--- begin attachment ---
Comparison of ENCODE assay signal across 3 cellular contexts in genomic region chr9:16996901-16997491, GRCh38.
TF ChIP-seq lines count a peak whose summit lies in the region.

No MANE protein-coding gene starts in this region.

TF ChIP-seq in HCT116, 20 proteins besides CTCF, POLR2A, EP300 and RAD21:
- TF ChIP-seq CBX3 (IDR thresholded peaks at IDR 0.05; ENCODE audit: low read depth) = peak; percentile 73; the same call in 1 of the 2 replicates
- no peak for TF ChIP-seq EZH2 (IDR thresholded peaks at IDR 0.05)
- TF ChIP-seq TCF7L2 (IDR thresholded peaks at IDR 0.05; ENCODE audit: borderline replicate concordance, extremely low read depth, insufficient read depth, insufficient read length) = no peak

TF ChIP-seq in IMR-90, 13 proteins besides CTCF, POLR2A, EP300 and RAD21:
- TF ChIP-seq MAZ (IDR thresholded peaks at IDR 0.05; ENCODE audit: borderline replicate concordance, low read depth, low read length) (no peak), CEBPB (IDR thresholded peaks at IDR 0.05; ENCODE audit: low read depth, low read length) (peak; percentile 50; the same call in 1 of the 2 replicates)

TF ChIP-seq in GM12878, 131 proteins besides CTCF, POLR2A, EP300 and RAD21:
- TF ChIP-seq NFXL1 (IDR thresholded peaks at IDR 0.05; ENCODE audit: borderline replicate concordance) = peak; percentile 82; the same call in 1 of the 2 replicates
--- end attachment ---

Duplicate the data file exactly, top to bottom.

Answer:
Comparison of ENCODE assay signal across 3 cellular contexts in genomic region chr9:16996901-16997491, GRCh38.
TF ChIP-seq lines count a peak whose summit lies in the region.

No MANE protein-coding gene starts in this region.

TF ChIP-seq in HCT116, 20 proteins besides CTCF, POLR2A, EP300 and RAD21:
- TF ChIP-seq CBX3 (IDR thresholded peaks at IDR 0.05; ENCODE audit: low read depth) = peak; percentile 73; the same call in 1 of the 2 replicates
- no peak for TF ChIP-seq EZH2 (IDR thresholded peaks at IDR 0.05)
- TF ChIP-seq TCF7L2 (IDR thresholded peaks at IDR 0.05; ENCODE audit: borderline replicate concordance, extremely low read depth, insufficient read depth, insufficient read length) = no peak

TF ChIP-seq in IMR-90, 13 proteins besides CTCF, POLR2A, EP300 and RAD21:
- TF ChIP-seq MAZ (IDR thresholded peaks at IDR 0.05; ENCODE audit: borderline replicate concordance, low read depth, low read length) (no peak), CEBPB (IDR thresholded peaks at IDR 0.05; ENCODE audit: low read depth, low read length) (peak; percentile 50; the same call in 1 of the 2 replicates)

TF ChIP-seq in GM12878, 131 proteins besides CTCF, POLR2A, EP300 and RAD21:
- TF ChIP-seq NFXL1 (IDR thresholded peaks at IDR 0.05; ENCODE audit: borderline replicate concordance) = peak; percentile 82; the same call in 1 of the 2 replicates